Like Fleming, Bond learnt to ski during his teens, though in Austria under Hannes Oberhauser, rather than Switzerland (see OHMSS). Let us assume that Bond was 13 when he learnt to ski, and that he spent two weeks of every winter holiday, plus a week during half term, skiing in Austria. We know from his obituary that Bond left school at 17. This gives us 21 days skiing a year for four years. If he spent five hours on the slopes each day, we have a figure of 420 hours. In Bond’s words, a pretty good skier, and had the war then his career not intruded, Bond might have been well on the way to becoming an expert (his musings in OHMSS suggest that he had not been skiing since the start of the war).

What about golf? James Bond was also introduced to golf in his youth. In Goldfinger (chapter 8) we learn that Bond ‘was quite useful when he was a boy’. In Diamonds are Forever (chapter 7), Bond reveals that he shoots a round in the mid eighties – a respectable score that would, I understand, win Bond some low-ranking club tournaments. If we assumed that Bond started playing aged 8 and spent four hours each week playing golf, then by the time he reached 35, he would have clocked up 5,616 hours. Half way there, and a figure that certainly explains his round score. The figure, however, is probably much less than this. A round of golf each week is optimistic (and unlikely during the war years), and in any case Bond may have only started to play seriously in his teens. If Bond’s mid-eighties score actually reflects Fleming’s own abilities, then it is reasonable to suggest that Bond’s claim is unrealistic. Give Bond another 10 years or so (Fleming was 48 when he wrote Diamonds are Forever), and after many more hours of practice, the score might be more accurate.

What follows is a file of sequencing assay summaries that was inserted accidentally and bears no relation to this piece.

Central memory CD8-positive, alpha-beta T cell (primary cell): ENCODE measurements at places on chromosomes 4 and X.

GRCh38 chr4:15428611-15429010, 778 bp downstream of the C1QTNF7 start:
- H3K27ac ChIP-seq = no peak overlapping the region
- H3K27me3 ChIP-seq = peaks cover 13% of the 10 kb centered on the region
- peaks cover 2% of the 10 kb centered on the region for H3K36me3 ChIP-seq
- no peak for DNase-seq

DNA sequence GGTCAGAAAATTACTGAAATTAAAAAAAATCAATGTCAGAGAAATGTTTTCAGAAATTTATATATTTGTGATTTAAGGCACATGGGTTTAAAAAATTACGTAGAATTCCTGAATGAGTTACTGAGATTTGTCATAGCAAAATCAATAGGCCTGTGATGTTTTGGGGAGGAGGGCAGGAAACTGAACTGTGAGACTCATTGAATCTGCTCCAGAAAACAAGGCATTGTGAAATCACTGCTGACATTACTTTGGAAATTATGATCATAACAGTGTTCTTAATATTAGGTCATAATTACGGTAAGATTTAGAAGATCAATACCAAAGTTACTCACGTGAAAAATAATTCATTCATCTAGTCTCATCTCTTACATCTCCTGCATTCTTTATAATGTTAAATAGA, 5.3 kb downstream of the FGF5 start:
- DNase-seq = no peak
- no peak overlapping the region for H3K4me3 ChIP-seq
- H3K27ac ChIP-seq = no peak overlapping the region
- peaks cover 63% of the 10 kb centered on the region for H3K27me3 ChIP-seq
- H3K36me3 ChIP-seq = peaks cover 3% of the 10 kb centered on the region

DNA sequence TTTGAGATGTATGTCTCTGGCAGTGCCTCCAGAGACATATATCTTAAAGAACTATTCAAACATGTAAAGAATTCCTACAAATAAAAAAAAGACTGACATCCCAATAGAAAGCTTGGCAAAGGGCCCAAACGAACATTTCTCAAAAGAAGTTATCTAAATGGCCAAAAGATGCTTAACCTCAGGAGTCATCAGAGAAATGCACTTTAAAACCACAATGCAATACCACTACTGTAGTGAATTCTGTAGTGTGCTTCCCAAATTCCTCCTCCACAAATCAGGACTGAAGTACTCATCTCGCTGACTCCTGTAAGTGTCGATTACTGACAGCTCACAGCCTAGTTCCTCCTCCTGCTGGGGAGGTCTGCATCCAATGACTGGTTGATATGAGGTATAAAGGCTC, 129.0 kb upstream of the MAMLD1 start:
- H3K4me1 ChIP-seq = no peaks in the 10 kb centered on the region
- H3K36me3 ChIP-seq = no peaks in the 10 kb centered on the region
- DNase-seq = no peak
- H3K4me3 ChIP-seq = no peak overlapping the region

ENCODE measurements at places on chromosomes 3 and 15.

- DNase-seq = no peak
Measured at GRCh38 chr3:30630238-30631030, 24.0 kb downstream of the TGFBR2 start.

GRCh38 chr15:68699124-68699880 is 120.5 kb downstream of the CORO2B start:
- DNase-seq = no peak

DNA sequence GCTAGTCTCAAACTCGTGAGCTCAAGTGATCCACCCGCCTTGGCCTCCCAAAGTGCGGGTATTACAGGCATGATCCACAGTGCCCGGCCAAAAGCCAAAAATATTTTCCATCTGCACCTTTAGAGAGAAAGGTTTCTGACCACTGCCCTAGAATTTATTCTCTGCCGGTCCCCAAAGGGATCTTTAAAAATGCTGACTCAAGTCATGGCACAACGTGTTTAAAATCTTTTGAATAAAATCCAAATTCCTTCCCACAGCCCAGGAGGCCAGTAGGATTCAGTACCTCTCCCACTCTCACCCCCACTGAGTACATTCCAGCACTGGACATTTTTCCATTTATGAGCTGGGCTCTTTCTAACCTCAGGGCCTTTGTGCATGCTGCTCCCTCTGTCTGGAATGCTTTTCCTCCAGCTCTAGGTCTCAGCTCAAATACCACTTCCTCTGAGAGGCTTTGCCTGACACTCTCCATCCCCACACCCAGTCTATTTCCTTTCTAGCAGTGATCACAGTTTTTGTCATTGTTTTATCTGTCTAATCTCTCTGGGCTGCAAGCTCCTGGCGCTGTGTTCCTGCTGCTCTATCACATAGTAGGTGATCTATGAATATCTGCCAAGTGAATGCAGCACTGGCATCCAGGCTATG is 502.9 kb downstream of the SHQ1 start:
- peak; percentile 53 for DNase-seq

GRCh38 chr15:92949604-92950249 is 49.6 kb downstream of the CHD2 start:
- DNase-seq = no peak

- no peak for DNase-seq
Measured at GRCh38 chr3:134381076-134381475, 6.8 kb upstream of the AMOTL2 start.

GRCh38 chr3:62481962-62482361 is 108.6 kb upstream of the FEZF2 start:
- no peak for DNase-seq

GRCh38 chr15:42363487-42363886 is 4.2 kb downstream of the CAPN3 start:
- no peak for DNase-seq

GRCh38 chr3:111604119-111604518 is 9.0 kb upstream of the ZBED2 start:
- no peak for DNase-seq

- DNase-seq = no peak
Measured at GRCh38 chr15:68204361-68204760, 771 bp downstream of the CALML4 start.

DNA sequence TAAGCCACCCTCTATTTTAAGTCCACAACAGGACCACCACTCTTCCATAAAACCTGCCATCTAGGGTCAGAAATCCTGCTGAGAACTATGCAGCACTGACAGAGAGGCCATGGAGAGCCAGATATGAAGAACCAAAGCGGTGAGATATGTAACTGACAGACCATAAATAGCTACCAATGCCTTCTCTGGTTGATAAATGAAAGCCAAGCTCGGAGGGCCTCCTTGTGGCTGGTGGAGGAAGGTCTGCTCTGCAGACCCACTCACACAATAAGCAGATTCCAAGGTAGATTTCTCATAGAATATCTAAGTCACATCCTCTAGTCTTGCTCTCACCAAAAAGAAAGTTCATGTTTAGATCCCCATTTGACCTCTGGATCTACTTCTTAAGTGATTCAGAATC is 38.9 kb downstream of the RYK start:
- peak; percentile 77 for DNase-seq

Reference:
Lycett, A, 1995 Ian Fleming: the man behind James Bond, Turner Publishing, Atlanta

Saturday, 5 March 2011

007 is the magic number

James Bond goes by two names. There’s James Bond, of course, but we also know him by his code number, 007. The two are interchangeable. It would be difficult to find anyone who does not recognise that 007 refers to James Bond. In fact, it seems that 007 is better known than James Bond. A Google search for James Bond brings up 36 million results. A search for 007 has 234 million results. How has Bond’s number become so successful that it has eclipsed the name James Bond as the identifier of Ian Fleming’s spy?

If we trawled through the vast amount of literature available on Bond lore, we’d find some competing theories on how Fleming came by the number 007. Fleming was well-read, so he was no doubt aware that Elizabeth I’s favourite secret agent and astrologer, ‘Dr’ John Dee, signed his communications ‘007’, the double zeros representing eyes. Then there’s the view that Fleming took the number from a short story by Rudyard Kipling, ‘.007’, about an American locomotive. According to Philip Gardiner, author of The Bond Code, Fleming was making an astrophysicist’s joke – 0.007 apparently relates to the mass of hydrogen required to bind the particles that form an atomic nucleus.